One year after leaving
One year after leaving academia,✞Technically one year, two months, and a handful of days
— or, depending on when you count my last day, one year, three months.
I meant to write this earlier, but got distracted.
I’ve come to realize that my one mistake
was not to have done so sooner.
I’ve had the time of my life in my new position.
Things I miss
I don’t want this to sound as if I’m trashing academia,
but after drafting it, that’s exactly what it feels like,
so let me start off saying some of the things I miss.
- I pretty much always loved lecturing, and most students
complimented me on it.
- I liked grading when it was clear that the students had
learned something and thought about how to apply it to the assignment.
You get a real sense of accomplishment
out of seeing your students’s achievement.
- I likewise enjoyed working with the higher-achieving students
who wanted to do some research
and were willing and able to put the time into it.
My first five to ten years at the University were great if only because
I had so many undergraduate and graduate research students —
my Master’s students never failed to win regional awards,
and my PhD student won two external, financial awards,
one of which gave her a foot in the door to her eventual, full-time job.
- The research environment:
- I could fairly routinely talk
with mathematicins about, well, mathematics.
I could make mathematical jokes, even play mathematical pranks,
and colleagues would appreciate the humor.
- The University supported my work enough that I could attend conferences
specific to my field, both to learn about new advances in the field
and to present my own.
- There is something amazing about attending a special session
at the premier conference in your field
and sitting through five presentations where three explicitly cite your work
and a fourth is… well, you, presenting your own, new work.
- Very flexible hours: I probably miss this the most.
It probably doesn’t need further explanation.
- Salaries: They may not compete with the private sector,
but there is something to be said about getting paid
to do what you want to do, to work on projects that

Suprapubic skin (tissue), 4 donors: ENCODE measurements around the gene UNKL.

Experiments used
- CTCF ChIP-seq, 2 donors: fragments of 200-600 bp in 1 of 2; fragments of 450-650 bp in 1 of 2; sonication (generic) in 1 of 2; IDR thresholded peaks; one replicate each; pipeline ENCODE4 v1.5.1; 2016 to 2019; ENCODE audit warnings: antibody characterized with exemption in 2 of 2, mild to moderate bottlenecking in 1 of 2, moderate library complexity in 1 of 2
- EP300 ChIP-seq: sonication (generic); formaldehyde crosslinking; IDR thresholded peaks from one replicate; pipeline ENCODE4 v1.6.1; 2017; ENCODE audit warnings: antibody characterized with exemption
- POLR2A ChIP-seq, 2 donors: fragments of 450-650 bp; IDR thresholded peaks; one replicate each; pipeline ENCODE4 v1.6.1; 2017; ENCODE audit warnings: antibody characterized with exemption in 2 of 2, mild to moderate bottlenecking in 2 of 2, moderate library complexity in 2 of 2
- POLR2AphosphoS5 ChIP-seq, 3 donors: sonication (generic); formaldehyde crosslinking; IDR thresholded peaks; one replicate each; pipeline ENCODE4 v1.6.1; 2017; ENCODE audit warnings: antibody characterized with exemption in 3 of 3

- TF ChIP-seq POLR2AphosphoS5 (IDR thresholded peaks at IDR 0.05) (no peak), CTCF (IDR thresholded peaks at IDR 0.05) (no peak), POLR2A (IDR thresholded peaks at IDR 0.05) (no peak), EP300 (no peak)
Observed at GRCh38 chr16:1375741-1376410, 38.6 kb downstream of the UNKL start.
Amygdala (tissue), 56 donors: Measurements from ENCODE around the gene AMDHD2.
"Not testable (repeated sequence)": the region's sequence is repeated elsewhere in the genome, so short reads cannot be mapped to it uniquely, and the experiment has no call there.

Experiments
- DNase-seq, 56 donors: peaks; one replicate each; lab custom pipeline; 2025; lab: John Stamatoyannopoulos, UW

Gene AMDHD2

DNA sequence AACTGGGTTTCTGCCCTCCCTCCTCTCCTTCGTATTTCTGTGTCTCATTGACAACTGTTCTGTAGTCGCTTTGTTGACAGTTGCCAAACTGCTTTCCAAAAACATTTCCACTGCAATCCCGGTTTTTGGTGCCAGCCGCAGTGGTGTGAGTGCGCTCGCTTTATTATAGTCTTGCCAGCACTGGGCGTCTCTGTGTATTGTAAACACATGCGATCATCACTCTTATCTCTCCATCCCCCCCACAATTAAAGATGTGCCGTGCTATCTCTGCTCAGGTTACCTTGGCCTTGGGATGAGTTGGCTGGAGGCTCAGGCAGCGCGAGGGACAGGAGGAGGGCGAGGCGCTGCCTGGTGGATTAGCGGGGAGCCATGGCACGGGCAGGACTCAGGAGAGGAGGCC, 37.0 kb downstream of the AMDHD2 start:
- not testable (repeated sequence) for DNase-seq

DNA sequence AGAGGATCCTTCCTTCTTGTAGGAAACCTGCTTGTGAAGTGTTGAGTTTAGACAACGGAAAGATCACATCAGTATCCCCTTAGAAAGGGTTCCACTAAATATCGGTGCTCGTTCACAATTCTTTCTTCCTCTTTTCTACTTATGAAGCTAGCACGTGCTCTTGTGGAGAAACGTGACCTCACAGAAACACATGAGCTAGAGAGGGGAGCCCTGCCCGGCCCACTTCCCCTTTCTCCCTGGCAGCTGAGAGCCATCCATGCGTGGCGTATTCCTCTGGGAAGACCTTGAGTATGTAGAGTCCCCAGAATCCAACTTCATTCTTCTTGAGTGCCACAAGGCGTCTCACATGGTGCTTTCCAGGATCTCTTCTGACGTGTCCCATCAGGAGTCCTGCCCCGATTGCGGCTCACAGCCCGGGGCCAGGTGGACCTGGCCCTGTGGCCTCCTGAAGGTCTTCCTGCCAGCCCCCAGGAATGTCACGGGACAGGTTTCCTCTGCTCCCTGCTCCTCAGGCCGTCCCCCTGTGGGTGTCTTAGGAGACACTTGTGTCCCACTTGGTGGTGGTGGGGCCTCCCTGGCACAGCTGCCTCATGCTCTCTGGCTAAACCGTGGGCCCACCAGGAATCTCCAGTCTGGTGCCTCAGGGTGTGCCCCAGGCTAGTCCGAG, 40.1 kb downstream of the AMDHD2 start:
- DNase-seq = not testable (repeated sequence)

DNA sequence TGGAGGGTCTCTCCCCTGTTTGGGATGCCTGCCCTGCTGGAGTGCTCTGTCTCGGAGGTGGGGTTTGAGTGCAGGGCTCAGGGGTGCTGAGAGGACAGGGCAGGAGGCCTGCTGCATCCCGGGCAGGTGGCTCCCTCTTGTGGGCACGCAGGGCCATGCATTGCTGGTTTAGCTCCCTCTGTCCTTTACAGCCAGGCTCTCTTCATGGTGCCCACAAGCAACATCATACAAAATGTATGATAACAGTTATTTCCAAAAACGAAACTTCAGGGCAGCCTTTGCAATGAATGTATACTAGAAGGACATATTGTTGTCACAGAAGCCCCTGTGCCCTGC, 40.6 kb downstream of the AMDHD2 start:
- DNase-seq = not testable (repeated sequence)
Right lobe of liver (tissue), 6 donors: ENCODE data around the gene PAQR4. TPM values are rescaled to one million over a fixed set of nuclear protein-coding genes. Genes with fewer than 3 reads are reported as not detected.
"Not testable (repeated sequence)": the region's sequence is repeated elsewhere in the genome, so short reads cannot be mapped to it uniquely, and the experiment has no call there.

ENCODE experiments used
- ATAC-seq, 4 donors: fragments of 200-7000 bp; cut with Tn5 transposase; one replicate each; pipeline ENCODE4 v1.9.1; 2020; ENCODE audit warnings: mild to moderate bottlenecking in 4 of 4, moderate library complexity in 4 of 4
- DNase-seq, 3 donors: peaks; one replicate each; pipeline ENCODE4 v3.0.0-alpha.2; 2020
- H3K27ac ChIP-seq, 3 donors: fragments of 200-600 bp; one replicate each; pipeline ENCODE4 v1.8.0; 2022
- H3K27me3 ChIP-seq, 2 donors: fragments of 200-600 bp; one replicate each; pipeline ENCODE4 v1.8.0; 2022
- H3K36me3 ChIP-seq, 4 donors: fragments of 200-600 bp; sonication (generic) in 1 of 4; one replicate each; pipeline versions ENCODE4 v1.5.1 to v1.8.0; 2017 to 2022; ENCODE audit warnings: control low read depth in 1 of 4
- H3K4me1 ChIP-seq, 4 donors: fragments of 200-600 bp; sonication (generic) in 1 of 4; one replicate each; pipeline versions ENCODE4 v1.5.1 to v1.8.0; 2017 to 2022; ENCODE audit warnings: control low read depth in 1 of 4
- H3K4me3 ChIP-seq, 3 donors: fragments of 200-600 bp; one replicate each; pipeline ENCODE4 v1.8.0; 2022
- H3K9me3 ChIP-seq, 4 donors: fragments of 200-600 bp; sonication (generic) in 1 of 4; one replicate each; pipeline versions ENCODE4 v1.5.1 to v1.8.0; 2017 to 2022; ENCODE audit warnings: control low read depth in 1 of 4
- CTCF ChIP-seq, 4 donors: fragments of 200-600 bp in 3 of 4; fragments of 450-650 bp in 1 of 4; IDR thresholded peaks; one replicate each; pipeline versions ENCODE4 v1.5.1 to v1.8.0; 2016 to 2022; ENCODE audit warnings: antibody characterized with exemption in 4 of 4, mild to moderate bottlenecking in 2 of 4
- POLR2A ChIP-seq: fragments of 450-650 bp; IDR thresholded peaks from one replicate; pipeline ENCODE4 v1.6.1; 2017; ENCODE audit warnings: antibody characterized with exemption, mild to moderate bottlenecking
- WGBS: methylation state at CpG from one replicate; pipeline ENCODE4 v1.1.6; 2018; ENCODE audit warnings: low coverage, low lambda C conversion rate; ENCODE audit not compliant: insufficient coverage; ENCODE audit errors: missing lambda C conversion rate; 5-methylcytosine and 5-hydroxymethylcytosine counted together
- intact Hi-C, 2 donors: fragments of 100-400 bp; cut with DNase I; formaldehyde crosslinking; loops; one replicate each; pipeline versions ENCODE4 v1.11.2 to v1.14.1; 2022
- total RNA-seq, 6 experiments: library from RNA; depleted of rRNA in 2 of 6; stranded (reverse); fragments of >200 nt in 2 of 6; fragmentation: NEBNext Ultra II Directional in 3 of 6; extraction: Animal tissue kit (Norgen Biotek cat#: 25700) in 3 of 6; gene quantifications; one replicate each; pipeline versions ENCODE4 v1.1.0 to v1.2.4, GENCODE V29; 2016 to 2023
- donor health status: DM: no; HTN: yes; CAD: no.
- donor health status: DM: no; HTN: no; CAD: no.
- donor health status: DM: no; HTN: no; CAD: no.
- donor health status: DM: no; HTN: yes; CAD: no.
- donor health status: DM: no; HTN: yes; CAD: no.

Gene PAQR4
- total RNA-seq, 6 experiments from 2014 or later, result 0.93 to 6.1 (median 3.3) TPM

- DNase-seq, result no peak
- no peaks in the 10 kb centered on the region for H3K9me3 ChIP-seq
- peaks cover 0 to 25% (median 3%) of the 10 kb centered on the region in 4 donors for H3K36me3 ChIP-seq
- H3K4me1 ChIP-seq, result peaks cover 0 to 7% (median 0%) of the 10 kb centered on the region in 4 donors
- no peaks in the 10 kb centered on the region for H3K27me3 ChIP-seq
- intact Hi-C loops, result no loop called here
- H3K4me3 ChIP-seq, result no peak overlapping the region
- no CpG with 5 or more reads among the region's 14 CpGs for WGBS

you invent yourself.
- The idealism: The one thing most university employees share
is a sense of dedication to a higher cause: the pursuit of truth
— ah, whom am I kidding,
this is the post-modern age of deconstruction. Well, there is a sense that
you are dedicated to the pursuit of knowledge.
At least among the mathematicians and scientists, anyway.✝Well, the ones
who haven’t been assimilated or intimidated by the Comissars of Ignorance.
For them, even knowledge doesn’t matter;
the purpose of a university is activism on behalf of
[insert your favorite left-wing cause here].
Things I don’t
Some of these will seem to contradict some above, but they don’t. Mostly.
It’s a refreshing change to work for an organization
that rewards employees for loyal effort.
The University experience
In more than fifteen years at the University, my only raises came from:
- occasional merit raises, which I typically maxed out, and soon realized that
I would never, at that rate, come close to the higher-paid faculty who
seemed to contribute less overall (though they might excel in one
or two areas);
- a one-time “equity” adjustment, which basically meant
that the University admitted it had underpaid so many of us so badly
for so long that even the Administration grew so ashamed of its behavior
that it convinced the legislature to let it direct its State-mandated salary
raises to fixing salary compression and inversion;
- I went hunting for a job elsewhere, obtained an offer from a place
I didn’t really want to go to anyway, and showed the offer to my chair,
who talked to the Dean, who asked what I’d take to stay.
In short, the University handed out raises only when:
- the State forced them to, by making it a condition of the budget increase;
- I was disloyal by seeking better opportunities elsewhere.
That doesn’t strike me as any way to run an organization,
but three different presidents ran it that way during my time there,
so what would I know. I guess they had better things to do with the money
the legislature handed them.
The current experience
By contrast, my new employer seems to throw money at me! To wit:
- As is customary, they asked me to specify an acceptable salary range.
I think I did everything you were supposed to do —
researched online what comparably-experienced programmers made
(based on what I understood the position to be);
thought carefully about what I’d be able to get by with, and
what I’d dream of, etc. —
and specified a range where I was sure
they’d be happy with the lower end, and I could dream of the upper end.
Heck, I was willing to take less than the lower end;
I was that sick of academia.
Imagine my shock when their offer was $5,000 higher than my upper end.✟I am not much of a negotiator.
- Within a year, I received a significant raise.
- The team I work with won a bonus.
- We recently had to re-bid on our contract,
and they offered me a retention bonus to stay.
I wasn’t even dreaming of leaving…
I’m absolutely flabbergasted. I realize that University administrators
have very different constraints than the people I now work for,
and I’m likely lucky even for someone in the tech sector, but
I never expected to be doing this well this quickly.
Is this due to the simple fact that half-competent software developers
are in high demand,
while the academic market is flush with competent academics?
Tenure had become a trap.
Knowing I possessed it made me reluctant to risk leaving academia